The examination of acquiescence provided further evidence that the questions are understandable and the answers are meaningful. We asked several similar questions in opposite directions to see if respondents gave the same developed/non developed answers to questions measured in the opposite direction. The results indicate that most distinguish between the oppositely worded questions. For example, in the Nepal/US and Traditional/Developed society comparisons, respondents were asked where it was more common to have marriages arranged by parents, while the Rich/Poor and Uneducated/Educated comparisons asked where it is more common for young people to choose their spouse. Despite the directional differences of the question wording, Table 2 shows that a large majority chose the outcome linking young people’s control over marriage to the U.S. and living in developed, rich, and educated places. A similar result occurred with the two age at marriage questions. Although the Nepal/U.S. comparison asked about child marriage and the other three sections asked about marrying at older ages, all distributions suggest that the great majority of respondents believe that older age at marriage is positively associated with the U.S. and living in developed, rich, and educated places.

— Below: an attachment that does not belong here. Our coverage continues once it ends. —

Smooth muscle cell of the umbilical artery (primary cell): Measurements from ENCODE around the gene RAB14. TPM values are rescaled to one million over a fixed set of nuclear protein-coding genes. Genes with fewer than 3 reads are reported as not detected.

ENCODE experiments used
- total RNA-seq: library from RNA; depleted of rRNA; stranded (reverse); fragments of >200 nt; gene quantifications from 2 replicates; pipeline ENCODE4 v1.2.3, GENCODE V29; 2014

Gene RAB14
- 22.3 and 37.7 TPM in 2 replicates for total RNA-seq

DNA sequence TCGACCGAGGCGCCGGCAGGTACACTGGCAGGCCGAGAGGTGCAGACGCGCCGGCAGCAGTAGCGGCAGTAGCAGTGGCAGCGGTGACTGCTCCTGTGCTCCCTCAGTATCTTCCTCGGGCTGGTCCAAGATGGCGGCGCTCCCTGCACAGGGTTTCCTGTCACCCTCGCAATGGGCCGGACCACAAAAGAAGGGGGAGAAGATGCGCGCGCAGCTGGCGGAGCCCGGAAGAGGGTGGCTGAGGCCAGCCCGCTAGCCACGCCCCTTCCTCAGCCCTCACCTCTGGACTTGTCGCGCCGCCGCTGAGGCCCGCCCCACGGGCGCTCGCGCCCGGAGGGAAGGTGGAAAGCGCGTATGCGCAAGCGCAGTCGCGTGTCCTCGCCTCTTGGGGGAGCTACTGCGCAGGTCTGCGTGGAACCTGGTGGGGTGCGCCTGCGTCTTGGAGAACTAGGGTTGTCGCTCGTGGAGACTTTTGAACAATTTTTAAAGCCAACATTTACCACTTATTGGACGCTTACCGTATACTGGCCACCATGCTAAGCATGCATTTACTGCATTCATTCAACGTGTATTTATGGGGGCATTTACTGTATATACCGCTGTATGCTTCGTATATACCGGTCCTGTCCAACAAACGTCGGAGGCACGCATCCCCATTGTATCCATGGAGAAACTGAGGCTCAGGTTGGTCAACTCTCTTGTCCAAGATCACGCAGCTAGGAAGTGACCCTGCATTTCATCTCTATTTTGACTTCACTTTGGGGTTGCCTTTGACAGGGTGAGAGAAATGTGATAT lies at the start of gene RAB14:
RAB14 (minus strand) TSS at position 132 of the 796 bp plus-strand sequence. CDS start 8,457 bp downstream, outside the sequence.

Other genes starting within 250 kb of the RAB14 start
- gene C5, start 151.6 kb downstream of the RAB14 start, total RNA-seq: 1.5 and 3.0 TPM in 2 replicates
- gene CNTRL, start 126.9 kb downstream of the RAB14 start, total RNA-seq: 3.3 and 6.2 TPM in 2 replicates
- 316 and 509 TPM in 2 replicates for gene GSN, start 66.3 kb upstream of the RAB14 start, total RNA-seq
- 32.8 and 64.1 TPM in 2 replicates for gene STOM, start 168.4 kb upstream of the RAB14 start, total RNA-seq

Another possible acquiescence problem is that respondents may respond with the same answer to each question in a section. For example, a respondent might simply say that everything is more common in the US than Nepal. A review of the response distributions in Table 2 reveals that this did not happen. Instead, a substantial fraction of people reported that some things were more common in Nepal than in the U.S. while reporting that other things were more common in the U.S. Note that the Nepal/US comparison was asked at the end of the survey, so there appears to be very little acquiescence even after the respondents had spent considerable time answering questions.

Correspondence with Developmental Idealism